It is most likely you know someone like the type described here, called the 'patient'. With symptoms and complaints the patient googles for diagnoses so he is well prepared before visiting the physician. Meeting his physician, the patient tells what disease he is suffering from and what medication should be prescribed. Moreover, he pays the physician for the consultation!
Does that sound funny? My physician complains about the increasing number of patients of this type.
From my experience the vast majority of managers do the same as the patient:
- The manager makes the diagnosis of diseases in his organization.The problem is the manager is always part of the problem himself since he is a party in the interactions generating the problem. Being a player in any game entails a restricted view.
Would it be more effective when the diagnosis was made by a competent outsider?
- The cure applied by managers having diagnosed the disease is reduced to one approach: more of the same. Meaning, let's apply more of the same well known medication and recipies. But the side effects of the applied medication might just be causing more problems.
Would it be more rewarding to consider new therapies?
- How many managers would pay their consultants for a diagnosis they don't endorse, for a solution they did not think of? It is merely so that managers will pay their consultants only when their vision is endorsed.
Would the return on investment be higher if he/she heard the truth?
Two approaches are applied:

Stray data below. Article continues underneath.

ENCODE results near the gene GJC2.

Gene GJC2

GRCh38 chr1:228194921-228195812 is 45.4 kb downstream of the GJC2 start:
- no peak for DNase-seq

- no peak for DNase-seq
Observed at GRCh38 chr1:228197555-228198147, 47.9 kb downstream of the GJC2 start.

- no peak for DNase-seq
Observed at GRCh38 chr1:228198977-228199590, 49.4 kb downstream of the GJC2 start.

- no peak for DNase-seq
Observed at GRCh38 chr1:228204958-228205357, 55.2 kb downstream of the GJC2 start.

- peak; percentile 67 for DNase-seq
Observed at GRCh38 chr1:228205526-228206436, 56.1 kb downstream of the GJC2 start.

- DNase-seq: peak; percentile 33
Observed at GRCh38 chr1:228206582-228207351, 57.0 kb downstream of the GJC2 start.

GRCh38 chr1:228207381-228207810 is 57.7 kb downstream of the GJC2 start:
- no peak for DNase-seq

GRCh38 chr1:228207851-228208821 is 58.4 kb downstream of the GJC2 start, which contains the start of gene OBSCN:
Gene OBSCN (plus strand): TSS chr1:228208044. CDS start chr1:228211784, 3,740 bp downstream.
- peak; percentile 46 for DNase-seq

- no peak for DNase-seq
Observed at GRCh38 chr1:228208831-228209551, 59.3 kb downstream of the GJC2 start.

The first one is the more traditional problem solving whereby the rote cause of problems are investigated and solutions proposed. The added value of an external coach lies in the external view which offers a completely different perspective on the problem and solution.
The second one is called “Appreciative Inquiry”. Here the focus lies not on problems, but on the discovery and development of the strengths in persons and organisations. Based on those strengths a variety of innovative paths for strategies and implementation of those strategies are proposed. The added value we offer are the “appreciative inquiry” techniques and the coaching through the stages from discovery to implementation.
Want to act differently? You'll find in me a partner, call me a coach if you want, who is able to put himself in your shoes.
Updated with the toolset of hard skills* I can provide pragmatic solutions for real problems by also handling effective soft skills.
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About the organization of a take-in meeting,
* management techniques, operations research, game theory, knowledge management, semantic technologies and recently complexity theory